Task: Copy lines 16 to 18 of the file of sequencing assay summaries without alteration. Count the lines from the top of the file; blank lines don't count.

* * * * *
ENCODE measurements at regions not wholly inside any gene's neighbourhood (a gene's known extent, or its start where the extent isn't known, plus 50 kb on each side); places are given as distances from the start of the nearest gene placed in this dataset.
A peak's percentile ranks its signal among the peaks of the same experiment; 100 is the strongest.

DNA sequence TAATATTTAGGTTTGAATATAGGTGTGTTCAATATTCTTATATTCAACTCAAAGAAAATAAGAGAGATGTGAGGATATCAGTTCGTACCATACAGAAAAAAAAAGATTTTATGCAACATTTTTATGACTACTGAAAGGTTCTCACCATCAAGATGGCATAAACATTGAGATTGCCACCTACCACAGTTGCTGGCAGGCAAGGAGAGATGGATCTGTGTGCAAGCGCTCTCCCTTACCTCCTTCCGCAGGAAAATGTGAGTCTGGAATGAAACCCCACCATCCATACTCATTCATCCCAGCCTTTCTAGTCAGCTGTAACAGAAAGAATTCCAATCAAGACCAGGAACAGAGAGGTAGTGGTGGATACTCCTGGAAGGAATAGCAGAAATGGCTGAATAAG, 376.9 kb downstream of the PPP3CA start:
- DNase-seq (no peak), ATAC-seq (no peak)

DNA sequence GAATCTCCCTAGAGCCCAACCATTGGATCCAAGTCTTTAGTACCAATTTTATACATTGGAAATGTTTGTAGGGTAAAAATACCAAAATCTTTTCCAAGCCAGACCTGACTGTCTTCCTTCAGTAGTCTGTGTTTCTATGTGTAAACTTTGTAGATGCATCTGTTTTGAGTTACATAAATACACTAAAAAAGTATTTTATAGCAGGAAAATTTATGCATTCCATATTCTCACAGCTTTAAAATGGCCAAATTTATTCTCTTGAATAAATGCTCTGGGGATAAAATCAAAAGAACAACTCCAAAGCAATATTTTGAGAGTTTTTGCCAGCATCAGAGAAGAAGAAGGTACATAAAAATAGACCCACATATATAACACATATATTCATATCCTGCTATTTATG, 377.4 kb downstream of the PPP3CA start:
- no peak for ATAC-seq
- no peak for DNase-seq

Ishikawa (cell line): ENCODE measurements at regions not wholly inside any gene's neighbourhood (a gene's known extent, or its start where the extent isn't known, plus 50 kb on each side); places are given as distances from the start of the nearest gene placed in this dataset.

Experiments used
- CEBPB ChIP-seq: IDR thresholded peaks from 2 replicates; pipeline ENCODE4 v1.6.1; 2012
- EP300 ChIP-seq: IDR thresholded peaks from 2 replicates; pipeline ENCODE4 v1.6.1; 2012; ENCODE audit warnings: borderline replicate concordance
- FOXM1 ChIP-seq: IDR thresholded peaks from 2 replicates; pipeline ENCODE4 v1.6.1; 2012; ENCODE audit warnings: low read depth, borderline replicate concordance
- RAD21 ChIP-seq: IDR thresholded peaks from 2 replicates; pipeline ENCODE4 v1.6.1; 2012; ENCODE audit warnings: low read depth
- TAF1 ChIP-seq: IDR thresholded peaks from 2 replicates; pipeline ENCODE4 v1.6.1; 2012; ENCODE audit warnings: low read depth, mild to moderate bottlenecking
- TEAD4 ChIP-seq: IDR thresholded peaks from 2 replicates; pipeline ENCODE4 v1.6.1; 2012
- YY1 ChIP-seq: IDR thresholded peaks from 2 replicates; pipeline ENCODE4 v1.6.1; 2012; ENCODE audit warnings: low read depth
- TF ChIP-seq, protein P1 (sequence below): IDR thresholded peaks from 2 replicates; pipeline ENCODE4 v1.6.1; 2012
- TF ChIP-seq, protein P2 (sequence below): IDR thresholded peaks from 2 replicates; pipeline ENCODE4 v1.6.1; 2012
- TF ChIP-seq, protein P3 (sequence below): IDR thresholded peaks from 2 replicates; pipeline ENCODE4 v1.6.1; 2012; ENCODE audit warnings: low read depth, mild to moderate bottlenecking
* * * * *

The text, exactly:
- YY1 ChIP-seq: IDR thresholded peaks from 2 replicates; pipeline ENCODE4 v1.6.1; 2012; ENCODE audit warnings: low read depth
- TF ChIP-seq, protein P1 (sequence below): IDR thresholded peaks from 2 replicates; pipeline ENCODE4 v1.6.1; 2012
- TF ChIP-seq, protein P2 (sequence below): IDR thresholded peaks from 2 replicates; pipeline ENCODE4 v1.6.1; 2012